The silence that followed was palpable, each senior staff member grappling with the implications of Kazlaf’s revelation.

“So, what are our options?” McCallister asked his team. “Can we fix the ship?”

“I can’t see how,” Kazlaf replied. “Until we deal with these photonic beings, we will continue to have these malfunctions.” She knew the captain would want to resolve the situation, but Kazlaf wasn’t aware of how they could secure the technical issues. She turned to T’Penni to add something. 

“If we can contain the beings in Holodeck One, then we should be able to undertake repairs and ensure our computer systems remain unaffected,” T’Penni added.

“Any ideas then? How do we contain them?” Lonar asked aloud. “How can we isolate them if they can access our systems through our holographic projectors?”

Commander Thaustin’s voice resonated with determination as he addressed McCallister, who stood beside him. “Captain, I suggest we initiate a diplomatic approach. I volunteer to lead an away team to Holodeck One to make first contact with these beings.”

Captain McCallister regarded Thaustin with a nod of approval. “That sounds like a reasonable approach, but what program are they currently existing in?” 

Kazlaf, like everyone else in the room, turned to Doctor Uknare. The Haliian medical officer sighed heavily. “I left the Romeo and Juliet program running.”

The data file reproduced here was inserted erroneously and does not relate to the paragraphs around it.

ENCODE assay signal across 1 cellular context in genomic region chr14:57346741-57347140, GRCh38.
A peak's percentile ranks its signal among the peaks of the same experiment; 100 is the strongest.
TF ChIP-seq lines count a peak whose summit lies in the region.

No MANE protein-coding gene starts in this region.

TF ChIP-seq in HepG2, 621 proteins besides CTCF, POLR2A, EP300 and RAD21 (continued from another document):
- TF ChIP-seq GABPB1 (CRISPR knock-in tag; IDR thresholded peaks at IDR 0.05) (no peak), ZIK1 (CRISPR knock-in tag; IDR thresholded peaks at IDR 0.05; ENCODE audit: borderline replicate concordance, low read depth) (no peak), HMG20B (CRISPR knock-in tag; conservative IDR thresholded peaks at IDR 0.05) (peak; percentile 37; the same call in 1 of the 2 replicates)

A chuckle escaped the captain. If Kazlaf knew him better, she would have thought he was annoyed, but she was sure it was amusement. “Shakespeare makes first contact?” McCallister rubbed his forehead.

“At least it isn’t a Captain Proton holonovel,” Jarata remarked. 

“Or Vulcan Love Slave: Part Two The Revenge,” Counsellor Naef-Oron commented with a deep, heavy chuckle.

Everyone paused to stare at the Brikar male after that statement. Kazlaf knew that the holo-novel series that the counsellor was referring to was known for its steamy and erotic nature. 

“Anyway,” McCallister said, moving the meeting on swiftly. He turned to the first officer. “Number One, proceed with caution, and keep me informed of any developments. In the meantime, T’Penni and Ethav are working on repairs.”

With the meeting adjourned, Kazlaf watched as everyone started to depart astrometrics. T’Penni remained, focussed on the main sensor readings of the ship’s systems.

“Lieutenant,” Kazlaf said, interrupting the Vulcan’s focus, “are you okay?”

Placing her hands behind her back, the engineer looked at Kazlaf. “I am fine, thank you.”

“You sure? You seem distracted?” Kazlaf pointed at the display.

Kazlaf noticed the hesitation in T’Penni’s response. “I did not focus properly on the ship after the beacon failed.”

“We all make mistakes, lieutenant,” Kazlaf said, feeling a sense of sympathy for the young woman. “And sometimes we can become too focussed on what is in front of us instead of the bigger picture.”

“Indeed,” T’Penni agreed.

“Just keep an open mind and learn from this,” Kazlaf advised with a warm smile. She knew that would probably be the only time she would be this ‘nice’. 

T’Penni bowed slightly to the chief science officer before exiting the lab. Kazlaf watched her leave before returning to the work before her. She knew that she needed to compile as much data as possible on their guests for Commander Thaustin before he entered the holodeck. She only hoped that he didn’t ask her to join him as part of the away team.